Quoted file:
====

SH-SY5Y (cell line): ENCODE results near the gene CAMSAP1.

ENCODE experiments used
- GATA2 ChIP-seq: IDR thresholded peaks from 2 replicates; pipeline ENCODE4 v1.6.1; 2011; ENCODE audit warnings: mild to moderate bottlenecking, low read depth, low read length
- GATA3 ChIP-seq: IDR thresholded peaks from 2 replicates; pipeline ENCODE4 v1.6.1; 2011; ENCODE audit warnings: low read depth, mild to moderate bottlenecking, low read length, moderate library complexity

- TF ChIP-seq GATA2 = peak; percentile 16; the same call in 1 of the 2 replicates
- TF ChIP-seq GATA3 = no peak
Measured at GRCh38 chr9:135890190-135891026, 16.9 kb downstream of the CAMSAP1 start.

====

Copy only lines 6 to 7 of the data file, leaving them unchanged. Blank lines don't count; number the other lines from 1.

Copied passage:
- TF ChIP-seq GATA3 = no peak
Measured at GRCh38 chr9:135890190-135891026, 16.9 kb downstream of the CAMSAP1 start.